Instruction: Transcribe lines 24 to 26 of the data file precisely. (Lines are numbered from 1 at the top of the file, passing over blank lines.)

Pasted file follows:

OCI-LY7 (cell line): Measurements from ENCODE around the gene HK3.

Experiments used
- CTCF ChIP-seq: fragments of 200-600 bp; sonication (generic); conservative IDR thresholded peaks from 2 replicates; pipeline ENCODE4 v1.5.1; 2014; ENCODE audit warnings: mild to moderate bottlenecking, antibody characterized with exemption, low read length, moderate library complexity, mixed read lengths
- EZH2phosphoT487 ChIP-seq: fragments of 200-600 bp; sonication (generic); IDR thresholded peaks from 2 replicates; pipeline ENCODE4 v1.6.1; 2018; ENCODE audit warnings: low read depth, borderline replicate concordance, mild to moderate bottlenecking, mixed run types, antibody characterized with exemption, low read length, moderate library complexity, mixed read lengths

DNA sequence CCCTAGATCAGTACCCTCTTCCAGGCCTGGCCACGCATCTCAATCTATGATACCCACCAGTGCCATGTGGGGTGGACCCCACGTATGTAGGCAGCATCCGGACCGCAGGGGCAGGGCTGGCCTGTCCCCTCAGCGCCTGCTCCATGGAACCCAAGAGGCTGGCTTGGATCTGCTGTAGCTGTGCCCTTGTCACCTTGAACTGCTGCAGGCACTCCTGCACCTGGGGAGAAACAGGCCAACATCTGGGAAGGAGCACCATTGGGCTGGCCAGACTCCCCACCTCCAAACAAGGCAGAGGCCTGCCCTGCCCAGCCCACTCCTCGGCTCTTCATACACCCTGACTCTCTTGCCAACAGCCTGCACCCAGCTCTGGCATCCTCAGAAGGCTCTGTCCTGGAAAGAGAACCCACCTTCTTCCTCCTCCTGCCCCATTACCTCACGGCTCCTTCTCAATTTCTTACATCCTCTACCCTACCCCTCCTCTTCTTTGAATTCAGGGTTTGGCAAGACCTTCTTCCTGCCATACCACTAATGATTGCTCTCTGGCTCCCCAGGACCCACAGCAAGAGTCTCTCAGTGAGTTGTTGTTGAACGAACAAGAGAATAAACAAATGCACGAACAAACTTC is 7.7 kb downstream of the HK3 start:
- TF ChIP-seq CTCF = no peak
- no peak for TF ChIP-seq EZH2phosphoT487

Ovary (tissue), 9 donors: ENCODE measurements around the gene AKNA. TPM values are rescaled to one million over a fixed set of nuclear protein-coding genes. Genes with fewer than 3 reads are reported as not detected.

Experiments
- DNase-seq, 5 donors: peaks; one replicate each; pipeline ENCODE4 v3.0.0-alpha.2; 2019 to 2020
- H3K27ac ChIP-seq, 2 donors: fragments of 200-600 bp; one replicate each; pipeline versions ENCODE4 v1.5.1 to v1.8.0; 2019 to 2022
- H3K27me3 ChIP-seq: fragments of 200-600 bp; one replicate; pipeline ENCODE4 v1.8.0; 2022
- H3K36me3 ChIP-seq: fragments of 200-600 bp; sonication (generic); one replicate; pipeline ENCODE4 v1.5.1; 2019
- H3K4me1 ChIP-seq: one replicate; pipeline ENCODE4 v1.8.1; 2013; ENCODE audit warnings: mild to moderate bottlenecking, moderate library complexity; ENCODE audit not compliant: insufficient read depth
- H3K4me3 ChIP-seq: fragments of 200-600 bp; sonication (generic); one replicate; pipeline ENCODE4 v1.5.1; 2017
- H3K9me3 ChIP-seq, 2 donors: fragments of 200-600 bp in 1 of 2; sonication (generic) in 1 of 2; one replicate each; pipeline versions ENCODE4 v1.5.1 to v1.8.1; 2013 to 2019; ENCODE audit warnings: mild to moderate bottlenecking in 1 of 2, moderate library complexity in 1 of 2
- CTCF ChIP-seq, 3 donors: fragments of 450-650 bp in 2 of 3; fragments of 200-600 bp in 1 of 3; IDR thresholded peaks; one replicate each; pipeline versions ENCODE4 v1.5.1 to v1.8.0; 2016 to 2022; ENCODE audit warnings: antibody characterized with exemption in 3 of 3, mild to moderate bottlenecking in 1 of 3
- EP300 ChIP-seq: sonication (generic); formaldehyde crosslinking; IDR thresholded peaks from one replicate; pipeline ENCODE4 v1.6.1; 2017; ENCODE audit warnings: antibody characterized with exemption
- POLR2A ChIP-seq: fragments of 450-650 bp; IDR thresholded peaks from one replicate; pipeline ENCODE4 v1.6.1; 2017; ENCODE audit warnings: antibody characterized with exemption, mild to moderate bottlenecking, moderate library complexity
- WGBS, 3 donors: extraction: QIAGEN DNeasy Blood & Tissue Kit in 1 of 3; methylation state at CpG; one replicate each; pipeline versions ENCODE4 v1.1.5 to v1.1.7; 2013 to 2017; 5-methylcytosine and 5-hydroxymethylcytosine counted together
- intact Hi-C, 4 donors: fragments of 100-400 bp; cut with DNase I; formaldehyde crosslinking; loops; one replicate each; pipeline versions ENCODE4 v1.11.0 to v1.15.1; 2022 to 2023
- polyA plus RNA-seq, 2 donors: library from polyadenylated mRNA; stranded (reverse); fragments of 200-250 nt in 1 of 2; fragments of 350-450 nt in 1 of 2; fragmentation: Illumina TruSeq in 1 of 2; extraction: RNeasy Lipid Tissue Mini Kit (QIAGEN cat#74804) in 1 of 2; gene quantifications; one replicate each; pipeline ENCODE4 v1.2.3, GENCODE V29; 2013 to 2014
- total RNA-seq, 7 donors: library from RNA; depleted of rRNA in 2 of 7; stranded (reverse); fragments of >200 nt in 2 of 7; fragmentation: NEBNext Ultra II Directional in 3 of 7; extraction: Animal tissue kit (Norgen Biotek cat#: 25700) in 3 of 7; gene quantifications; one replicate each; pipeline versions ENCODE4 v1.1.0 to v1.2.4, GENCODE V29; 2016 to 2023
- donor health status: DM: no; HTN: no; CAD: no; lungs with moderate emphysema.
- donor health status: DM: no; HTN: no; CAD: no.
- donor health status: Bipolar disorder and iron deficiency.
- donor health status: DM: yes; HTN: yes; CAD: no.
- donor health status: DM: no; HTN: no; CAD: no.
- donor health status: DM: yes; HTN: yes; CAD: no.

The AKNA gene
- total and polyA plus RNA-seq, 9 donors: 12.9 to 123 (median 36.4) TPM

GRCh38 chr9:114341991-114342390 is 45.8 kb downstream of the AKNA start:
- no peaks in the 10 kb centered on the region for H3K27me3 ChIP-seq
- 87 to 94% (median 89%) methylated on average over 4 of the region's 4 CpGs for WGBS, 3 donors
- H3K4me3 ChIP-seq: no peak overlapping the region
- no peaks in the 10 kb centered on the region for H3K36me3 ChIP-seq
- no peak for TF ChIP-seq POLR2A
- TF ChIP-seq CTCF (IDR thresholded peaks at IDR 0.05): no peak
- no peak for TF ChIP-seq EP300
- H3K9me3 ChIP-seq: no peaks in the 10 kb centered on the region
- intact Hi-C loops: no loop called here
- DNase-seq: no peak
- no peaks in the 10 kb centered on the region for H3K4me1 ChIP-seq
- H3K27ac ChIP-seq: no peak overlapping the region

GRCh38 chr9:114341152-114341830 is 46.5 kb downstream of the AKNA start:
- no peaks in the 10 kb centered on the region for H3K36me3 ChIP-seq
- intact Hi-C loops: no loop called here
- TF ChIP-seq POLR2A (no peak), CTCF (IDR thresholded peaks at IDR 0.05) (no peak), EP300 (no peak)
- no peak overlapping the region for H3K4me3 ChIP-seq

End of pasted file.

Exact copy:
- donor health status: DM: no; HTN: no; CAD: no; lungs with moderate emphysema.
- donor health status: DM: no; HTN: no; CAD: no.
- donor health status: Bipolar disorder and iron deficiency.